U.S. Woman Receives Face Transplant

(AP) The nation's first near-total face transplant has been done on a woman at the Cleveland Clinic, the hospital announced Tuesday.

Reconstructive surgeon Dr. Maria Siemionow replaced nearly all of the woman's face - 80 percent - with that of a dead female donor in an operation a couple weeks ago.

The patient's name and age were not released. The hospital plans a news conference Wednesday and would not give details until then.

The world's first partial face transplant occurred in France three years ago on a woman who had been mauled by her dog. Two others have been announced since then - a Chinese farmer attacked by a bear and a European man disfigured by a genetic condition.

The nature of the injuries or disfigurement that prompted the Cleveland case are not yet known. Such transplants are controversial, because they are aimed at improving a patient's quality of life rather than saving it, and require recipients to take immune-suppressing drugs for the rest of their life.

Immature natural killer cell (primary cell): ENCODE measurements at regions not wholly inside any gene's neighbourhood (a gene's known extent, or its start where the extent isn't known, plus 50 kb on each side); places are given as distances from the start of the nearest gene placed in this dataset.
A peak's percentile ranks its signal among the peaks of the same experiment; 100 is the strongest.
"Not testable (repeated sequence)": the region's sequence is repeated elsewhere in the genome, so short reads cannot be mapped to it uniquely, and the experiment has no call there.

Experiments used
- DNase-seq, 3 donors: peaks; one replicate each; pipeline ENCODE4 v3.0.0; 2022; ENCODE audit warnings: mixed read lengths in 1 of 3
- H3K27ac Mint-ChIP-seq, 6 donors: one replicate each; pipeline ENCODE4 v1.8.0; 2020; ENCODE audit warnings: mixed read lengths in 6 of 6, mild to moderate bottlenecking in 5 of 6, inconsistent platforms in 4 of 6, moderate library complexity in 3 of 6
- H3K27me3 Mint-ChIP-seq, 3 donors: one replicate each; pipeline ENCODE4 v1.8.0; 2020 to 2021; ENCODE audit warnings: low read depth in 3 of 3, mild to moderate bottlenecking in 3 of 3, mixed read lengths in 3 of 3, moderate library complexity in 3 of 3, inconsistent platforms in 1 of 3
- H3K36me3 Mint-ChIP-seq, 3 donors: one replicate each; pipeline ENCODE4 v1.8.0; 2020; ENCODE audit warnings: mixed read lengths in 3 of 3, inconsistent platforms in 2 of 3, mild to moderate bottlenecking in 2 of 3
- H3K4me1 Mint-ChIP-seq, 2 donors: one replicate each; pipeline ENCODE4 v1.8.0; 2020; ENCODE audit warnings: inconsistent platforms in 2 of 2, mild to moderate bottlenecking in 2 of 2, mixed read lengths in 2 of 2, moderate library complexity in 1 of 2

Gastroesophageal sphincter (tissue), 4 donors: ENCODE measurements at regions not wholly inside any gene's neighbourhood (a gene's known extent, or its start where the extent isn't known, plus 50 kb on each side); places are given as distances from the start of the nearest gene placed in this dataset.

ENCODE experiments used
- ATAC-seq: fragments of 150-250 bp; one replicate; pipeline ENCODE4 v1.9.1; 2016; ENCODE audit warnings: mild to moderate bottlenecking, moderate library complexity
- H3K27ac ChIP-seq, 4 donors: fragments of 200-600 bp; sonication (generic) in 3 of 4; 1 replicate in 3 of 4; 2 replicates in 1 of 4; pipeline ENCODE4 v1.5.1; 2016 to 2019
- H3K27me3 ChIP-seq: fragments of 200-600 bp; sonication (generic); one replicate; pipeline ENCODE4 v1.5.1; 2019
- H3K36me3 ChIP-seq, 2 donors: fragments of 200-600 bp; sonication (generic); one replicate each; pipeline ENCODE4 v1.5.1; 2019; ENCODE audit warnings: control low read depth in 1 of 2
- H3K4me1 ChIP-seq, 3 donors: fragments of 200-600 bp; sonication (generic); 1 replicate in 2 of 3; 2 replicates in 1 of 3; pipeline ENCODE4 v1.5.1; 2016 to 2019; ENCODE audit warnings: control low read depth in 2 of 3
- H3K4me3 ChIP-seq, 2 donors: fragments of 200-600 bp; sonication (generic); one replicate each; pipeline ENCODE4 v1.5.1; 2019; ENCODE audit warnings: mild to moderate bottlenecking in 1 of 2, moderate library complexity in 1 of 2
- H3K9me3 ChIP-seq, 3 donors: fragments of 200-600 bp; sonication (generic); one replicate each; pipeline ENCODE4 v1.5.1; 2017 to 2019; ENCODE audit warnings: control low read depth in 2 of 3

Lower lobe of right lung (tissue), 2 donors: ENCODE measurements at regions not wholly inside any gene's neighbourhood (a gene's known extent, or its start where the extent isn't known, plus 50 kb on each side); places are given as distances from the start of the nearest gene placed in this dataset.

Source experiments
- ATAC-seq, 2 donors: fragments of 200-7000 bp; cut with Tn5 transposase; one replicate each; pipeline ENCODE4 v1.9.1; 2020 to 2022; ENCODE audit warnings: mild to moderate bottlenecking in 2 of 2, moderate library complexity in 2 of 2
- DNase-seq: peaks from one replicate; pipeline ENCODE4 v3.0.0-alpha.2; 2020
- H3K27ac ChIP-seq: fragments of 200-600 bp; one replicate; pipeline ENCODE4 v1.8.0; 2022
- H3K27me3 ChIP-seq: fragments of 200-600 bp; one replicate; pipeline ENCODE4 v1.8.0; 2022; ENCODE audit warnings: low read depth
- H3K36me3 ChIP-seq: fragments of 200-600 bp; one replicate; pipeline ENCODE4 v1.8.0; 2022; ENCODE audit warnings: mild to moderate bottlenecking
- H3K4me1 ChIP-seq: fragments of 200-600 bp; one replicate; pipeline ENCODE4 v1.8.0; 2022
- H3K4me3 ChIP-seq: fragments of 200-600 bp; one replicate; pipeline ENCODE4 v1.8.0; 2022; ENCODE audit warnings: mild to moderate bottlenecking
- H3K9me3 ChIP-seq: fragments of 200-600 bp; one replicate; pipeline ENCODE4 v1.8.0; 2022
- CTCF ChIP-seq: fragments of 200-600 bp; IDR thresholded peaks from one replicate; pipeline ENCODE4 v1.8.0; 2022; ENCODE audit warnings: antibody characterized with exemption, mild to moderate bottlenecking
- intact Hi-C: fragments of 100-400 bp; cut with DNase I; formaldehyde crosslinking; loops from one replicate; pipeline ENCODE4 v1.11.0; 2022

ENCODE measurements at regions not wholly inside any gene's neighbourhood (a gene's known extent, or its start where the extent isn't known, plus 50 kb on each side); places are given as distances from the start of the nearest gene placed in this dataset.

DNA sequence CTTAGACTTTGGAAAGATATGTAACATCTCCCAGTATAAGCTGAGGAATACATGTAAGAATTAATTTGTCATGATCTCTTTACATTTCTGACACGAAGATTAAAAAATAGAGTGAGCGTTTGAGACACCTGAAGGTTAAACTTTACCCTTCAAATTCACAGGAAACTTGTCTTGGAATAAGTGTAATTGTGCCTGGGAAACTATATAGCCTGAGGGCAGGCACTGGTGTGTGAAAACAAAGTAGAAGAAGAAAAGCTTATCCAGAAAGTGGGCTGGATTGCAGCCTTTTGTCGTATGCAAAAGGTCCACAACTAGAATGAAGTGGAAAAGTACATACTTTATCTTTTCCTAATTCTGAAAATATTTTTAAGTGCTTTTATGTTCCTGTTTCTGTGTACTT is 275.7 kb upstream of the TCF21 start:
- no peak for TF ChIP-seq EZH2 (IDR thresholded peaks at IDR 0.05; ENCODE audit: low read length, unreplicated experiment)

"It is very important what kind of recipient they selected," and how great the need was, said Dr. Bohdan Pomahac, a surgeon at Harvard-affiliated Brigham and Women's Hospital in Boston, which plans to offer face transplants too.

"There are patients who can benefit tremendously from this," he said. "It's great that it happened. It is a major move forward. Hopefully it will open the door both to the public and to other centers" wanting to offer such transplants, Pomahac said.


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